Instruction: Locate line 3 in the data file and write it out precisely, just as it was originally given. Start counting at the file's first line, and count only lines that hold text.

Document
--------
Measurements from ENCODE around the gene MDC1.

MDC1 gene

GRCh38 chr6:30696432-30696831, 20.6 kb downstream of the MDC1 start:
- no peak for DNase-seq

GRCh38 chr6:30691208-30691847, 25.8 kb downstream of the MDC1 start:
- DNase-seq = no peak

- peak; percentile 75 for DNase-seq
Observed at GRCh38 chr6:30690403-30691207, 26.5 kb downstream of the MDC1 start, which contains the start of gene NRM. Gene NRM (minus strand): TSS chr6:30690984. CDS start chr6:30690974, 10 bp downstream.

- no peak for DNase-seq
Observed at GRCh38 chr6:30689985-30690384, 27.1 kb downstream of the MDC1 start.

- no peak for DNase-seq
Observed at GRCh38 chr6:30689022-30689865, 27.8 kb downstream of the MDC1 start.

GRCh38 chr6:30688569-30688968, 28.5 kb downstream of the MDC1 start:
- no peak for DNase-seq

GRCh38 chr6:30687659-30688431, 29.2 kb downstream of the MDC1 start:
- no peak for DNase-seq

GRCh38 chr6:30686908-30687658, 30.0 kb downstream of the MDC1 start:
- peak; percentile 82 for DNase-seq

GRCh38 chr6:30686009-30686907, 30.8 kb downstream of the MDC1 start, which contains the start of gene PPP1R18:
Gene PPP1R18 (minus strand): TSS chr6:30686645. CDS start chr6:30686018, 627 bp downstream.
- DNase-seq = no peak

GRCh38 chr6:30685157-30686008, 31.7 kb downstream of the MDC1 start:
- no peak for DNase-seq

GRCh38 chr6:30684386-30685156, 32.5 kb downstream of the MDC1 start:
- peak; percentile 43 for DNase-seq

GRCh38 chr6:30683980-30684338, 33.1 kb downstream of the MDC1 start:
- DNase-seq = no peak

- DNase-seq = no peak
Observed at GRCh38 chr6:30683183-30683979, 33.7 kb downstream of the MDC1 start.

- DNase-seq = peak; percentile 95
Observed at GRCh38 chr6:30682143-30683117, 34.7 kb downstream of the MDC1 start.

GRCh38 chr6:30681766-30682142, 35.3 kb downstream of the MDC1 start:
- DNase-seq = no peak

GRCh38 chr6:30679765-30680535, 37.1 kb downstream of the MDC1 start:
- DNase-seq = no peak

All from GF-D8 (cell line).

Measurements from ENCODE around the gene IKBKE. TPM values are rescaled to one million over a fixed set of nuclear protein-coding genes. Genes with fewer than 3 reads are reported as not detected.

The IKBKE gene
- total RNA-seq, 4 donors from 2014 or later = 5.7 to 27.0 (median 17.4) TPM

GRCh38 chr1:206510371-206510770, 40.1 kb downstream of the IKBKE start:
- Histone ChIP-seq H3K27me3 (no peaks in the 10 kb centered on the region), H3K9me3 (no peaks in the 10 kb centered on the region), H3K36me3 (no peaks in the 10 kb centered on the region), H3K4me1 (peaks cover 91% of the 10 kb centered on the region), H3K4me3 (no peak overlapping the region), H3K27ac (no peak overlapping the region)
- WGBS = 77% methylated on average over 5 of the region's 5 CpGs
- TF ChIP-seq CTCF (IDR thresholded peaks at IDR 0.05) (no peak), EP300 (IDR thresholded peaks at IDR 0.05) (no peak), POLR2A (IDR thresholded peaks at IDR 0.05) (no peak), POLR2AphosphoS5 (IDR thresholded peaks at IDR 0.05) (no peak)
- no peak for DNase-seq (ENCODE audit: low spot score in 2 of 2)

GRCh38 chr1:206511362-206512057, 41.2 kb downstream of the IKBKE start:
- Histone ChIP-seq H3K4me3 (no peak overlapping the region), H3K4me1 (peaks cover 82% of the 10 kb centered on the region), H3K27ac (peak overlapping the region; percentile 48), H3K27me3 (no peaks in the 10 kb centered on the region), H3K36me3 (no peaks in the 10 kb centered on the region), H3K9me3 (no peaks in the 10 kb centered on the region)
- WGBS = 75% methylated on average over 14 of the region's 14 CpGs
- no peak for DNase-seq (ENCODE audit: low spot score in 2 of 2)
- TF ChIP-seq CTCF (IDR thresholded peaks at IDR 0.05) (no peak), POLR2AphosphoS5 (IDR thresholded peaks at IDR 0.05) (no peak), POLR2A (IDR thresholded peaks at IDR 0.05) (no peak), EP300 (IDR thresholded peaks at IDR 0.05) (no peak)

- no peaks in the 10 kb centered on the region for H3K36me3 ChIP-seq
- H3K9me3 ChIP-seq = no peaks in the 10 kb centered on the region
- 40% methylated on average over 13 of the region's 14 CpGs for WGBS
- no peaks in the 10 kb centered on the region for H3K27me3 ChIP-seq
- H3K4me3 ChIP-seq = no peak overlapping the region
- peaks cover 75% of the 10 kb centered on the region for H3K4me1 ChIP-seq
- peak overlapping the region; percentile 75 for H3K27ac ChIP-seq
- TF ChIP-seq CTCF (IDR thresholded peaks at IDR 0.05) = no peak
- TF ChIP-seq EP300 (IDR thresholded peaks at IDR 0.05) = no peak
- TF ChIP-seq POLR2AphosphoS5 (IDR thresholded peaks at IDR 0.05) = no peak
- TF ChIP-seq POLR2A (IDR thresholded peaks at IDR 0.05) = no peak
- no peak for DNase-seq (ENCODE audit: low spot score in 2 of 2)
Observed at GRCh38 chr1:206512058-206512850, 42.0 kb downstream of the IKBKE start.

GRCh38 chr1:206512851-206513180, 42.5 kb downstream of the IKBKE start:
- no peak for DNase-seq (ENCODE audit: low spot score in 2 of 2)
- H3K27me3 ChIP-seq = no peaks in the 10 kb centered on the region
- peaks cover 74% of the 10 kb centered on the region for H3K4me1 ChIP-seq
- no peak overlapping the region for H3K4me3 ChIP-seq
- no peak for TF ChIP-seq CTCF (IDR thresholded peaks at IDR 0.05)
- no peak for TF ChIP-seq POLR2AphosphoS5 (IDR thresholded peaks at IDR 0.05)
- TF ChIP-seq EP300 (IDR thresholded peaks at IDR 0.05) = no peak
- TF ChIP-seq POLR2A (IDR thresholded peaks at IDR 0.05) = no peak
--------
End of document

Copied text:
GRCh38 chr6:30696432-30696831, 20.6 kb downstream of the MDC1 start: